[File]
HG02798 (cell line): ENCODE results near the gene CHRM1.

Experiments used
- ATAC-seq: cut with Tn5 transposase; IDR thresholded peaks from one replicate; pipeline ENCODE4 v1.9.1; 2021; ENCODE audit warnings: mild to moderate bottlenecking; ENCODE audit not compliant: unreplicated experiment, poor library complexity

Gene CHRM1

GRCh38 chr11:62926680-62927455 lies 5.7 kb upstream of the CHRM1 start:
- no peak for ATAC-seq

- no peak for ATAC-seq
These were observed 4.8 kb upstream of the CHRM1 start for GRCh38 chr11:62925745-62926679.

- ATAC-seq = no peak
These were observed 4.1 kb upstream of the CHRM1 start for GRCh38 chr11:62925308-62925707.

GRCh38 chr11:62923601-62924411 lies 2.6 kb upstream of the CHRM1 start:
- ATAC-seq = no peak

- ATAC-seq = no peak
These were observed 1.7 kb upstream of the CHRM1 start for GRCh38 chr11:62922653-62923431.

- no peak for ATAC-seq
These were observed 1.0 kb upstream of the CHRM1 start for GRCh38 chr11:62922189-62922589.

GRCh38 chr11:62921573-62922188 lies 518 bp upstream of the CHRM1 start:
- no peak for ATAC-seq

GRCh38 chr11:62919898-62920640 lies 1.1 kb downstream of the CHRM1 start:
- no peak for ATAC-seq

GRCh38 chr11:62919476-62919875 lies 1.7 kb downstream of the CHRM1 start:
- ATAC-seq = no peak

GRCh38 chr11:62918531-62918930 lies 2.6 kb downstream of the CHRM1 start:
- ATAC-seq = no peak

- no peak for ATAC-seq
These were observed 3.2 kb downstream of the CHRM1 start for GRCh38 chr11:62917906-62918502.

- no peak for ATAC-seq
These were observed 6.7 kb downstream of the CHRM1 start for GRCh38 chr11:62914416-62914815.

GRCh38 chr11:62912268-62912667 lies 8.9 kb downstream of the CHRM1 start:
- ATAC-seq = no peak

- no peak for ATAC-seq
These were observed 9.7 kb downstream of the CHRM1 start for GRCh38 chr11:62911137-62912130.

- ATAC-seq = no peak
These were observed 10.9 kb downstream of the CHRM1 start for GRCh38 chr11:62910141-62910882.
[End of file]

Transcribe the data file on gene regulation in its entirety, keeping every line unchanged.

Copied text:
HG02798 (cell line): ENCODE results near the gene CHRM1.

Experiments used
- ATAC-seq: cut with Tn5 transposase; IDR thresholded peaks from one replicate; pipeline ENCODE4 v1.9.1; 2021; ENCODE audit warnings: mild to moderate bottlenecking; ENCODE audit not compliant: unreplicated experiment, poor library complexity

Gene CHRM1

GRCh38 chr11:62926680-62927455 lies 5.7 kb upstream of the CHRM1 start:
- no peak for ATAC-seq

- no peak for ATAC-seq
These were observed 4.8 kb upstream of the CHRM1 start for GRCh38 chr11:62925745-62926679.

- ATAC-seq = no peak
These were observed 4.1 kb upstream of the CHRM1 start for GRCh38 chr11:62925308-62925707.

GRCh38 chr11:62923601-62924411 lies 2.6 kb upstream of the CHRM1 start:
- ATAC-seq = no peak

- ATAC-seq = no peak
These were observed 1.7 kb upstream of the CHRM1 start for GRCh38 chr11:62922653-62923431.

- no peak for ATAC-seq
These were observed 1.0 kb upstream of the CHRM1 start for GRCh38 chr11:62922189-62922589.

GRCh38 chr11:62921573-62922188 lies 518 bp upstream of the CHRM1 start:
- no peak for ATAC-seq

GRCh38 chr11:62919898-62920640 lies 1.1 kb downstream of the CHRM1 start:
- no peak for ATAC-seq

GRCh38 chr11:62919476-62919875 lies 1.7 kb downstream of the CHRM1 start:
- ATAC-seq = no peak

GRCh38 chr11:62918531-62918930 lies 2.6 kb downstream of the CHRM1 start:
- ATAC-seq = no peak

- no peak for ATAC-seq
These were observed 3.2 kb downstream of the CHRM1 start for GRCh38 chr11:62917906-62918502.

- no peak for ATAC-seq
These were observed 6.7 kb downstream of the CHRM1 start for GRCh38 chr11:62914416-62914815.

GRCh38 chr11:62912268-62912667 lies 8.9 kb downstream of the CHRM1 start:
- ATAC-seq = no peak

- no peak for ATAC-seq
These were observed 9.7 kb downstream of the CHRM1 start for GRCh38 chr11:62911137-62912130.

- ATAC-seq = no peak
These were observed 10.9 kb downstream of the CHRM1 start for GRCh38 chr11:62910141-62910882.